Photo courtesy of bonappetit.com

No advance reservations are offered for the $45 prix fixe 7-course feast (an obvious steal!) featuring family-style dishes inspired by northern Thailand.  With just a couple of staples, the menu changes constantly highlighting seasonal ingredients and Chef’s innovative creations.

The only downside is you have to get there right when the doors open at 5:00 PM to snatch a spot in the first seating group. Since they have two seatings per night, some people wait in line, put in their names and come back at later slots. We arrived at 4:45 PM and had to wait 20 minutes, which in January can turn into a pretty inconvenient freezing experience. However, the moment you take your first bite you will build up more than enough heat to keep you sweating through the dinner.


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Right as you are seated the waitress asks “do you guys like spicy food?” in much the same manner as warning signs ask you about heart problems before you board a roller coaster. The 7 courses served in a dynamic manner range in temperature from hot to nuclear. We had heard it was spicy; however it was a whole new level of HOT that we could not possibly prepare for.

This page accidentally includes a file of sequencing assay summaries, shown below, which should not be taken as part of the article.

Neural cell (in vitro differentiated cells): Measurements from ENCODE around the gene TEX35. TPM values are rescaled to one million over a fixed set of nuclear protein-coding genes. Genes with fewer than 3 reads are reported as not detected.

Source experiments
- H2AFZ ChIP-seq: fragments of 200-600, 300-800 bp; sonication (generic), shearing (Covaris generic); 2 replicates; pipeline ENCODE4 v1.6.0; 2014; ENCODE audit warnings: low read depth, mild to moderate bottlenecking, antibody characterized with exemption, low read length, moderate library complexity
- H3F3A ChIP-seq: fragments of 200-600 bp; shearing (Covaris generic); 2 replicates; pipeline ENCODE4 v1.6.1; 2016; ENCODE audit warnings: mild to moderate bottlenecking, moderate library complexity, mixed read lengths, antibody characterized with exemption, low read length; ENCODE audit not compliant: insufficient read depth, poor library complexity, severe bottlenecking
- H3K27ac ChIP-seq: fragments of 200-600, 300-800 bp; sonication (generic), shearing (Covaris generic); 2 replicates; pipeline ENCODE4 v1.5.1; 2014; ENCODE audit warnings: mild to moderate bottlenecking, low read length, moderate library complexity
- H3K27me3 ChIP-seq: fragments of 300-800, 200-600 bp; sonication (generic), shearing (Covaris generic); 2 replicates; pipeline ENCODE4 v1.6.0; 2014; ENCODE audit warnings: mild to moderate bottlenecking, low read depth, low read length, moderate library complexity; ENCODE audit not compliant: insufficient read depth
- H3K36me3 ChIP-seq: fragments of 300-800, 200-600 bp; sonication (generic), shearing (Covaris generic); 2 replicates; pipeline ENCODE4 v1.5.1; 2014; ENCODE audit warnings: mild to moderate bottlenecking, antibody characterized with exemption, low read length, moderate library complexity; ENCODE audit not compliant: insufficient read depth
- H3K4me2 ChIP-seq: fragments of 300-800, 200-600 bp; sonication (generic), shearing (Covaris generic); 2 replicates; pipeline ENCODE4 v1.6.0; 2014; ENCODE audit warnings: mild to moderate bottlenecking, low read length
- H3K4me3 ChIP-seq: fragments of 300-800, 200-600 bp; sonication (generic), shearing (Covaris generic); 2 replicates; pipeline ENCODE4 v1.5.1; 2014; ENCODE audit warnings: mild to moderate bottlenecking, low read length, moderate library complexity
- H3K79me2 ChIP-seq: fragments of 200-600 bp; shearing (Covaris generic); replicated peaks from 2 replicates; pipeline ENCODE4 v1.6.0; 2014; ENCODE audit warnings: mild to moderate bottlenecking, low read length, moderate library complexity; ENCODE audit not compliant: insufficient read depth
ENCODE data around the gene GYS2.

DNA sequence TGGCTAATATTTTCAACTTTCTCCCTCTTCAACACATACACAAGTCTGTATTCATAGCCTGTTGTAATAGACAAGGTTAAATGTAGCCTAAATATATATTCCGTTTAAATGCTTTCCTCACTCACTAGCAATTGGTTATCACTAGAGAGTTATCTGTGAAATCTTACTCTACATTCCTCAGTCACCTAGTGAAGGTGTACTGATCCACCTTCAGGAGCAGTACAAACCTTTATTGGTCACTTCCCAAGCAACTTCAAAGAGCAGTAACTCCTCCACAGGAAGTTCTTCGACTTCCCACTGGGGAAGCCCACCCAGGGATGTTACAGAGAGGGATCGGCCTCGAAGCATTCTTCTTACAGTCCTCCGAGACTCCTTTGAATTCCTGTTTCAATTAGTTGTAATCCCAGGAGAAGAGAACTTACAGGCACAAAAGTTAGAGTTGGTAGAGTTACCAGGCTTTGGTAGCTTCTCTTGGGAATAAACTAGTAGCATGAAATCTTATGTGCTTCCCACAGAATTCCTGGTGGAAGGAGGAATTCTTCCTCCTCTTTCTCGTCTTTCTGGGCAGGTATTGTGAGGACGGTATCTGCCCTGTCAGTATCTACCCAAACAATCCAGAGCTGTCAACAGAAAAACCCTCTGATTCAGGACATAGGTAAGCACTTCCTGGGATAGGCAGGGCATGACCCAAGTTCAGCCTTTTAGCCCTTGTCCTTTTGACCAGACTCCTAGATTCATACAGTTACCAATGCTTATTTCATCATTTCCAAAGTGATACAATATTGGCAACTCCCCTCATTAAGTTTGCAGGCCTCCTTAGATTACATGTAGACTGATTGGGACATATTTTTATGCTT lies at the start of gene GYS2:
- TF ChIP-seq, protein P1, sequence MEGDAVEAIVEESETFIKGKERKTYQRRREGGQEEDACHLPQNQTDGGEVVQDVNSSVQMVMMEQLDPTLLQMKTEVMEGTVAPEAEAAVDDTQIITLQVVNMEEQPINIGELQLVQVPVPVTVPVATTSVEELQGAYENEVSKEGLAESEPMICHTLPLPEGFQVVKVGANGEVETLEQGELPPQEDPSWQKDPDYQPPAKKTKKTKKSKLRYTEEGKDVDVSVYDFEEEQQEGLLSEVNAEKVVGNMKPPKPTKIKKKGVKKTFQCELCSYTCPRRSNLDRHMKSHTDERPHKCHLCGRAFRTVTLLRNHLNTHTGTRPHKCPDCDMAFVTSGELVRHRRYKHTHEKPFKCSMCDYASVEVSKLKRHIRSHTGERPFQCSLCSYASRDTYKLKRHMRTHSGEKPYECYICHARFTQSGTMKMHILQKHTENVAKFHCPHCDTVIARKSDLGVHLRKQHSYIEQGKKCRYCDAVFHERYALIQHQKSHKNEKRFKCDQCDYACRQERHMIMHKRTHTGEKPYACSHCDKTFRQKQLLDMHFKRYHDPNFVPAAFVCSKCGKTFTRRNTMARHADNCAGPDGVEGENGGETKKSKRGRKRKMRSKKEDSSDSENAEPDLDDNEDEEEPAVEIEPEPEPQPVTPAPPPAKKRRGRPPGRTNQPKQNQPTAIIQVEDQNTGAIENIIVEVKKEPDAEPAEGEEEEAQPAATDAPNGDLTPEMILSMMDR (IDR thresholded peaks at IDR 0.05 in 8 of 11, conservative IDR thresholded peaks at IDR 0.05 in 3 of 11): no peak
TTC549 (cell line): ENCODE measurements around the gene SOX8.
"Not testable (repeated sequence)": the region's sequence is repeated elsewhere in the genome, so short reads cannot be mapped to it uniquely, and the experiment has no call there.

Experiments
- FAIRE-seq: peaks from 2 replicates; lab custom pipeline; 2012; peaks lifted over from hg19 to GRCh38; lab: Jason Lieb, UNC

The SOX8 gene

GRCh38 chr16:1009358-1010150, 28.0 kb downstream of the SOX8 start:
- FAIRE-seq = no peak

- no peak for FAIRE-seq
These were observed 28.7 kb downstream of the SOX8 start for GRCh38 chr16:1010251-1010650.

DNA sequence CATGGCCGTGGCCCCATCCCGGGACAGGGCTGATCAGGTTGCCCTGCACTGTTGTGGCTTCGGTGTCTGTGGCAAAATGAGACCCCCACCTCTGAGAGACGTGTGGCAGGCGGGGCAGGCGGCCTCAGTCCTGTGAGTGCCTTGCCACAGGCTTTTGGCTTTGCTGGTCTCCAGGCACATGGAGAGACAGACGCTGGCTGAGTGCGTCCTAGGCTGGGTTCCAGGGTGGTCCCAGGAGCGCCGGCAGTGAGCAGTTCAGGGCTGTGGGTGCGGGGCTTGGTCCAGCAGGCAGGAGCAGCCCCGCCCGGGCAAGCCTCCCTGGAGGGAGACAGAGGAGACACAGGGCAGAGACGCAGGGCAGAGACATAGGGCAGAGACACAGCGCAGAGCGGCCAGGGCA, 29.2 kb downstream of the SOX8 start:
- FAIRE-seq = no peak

To tame the heat and cleanse your palate, you will have an endless supply of a lantern of sticky rice (which I happily used to mop up the sauces), and a basket of mixed vegetables (cucumber, lettuce, radish leaves, Thai eggplant). I highly recommend ordering rice milk, a Riesling or something sweet to counteract the heat of the food and mitigate the spice.

Plates are meant to be shared and are well-portioned. The food is impeccable, and will start a party in your mouth that you will never want to leave. In our case, the feast kicked off with Nam Prik Pla Tu – mackerel paste with pork rinds. The flavors were fiery and salty-pungent. I loved the creaminess of the paste and the crunch of the rinds, it created a perfectly balanced texture in the mouth.


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Nam Prik Pla Tu: mackerrel / mak wen / pla ra ~ Vegetable Busket ~ Sticky rice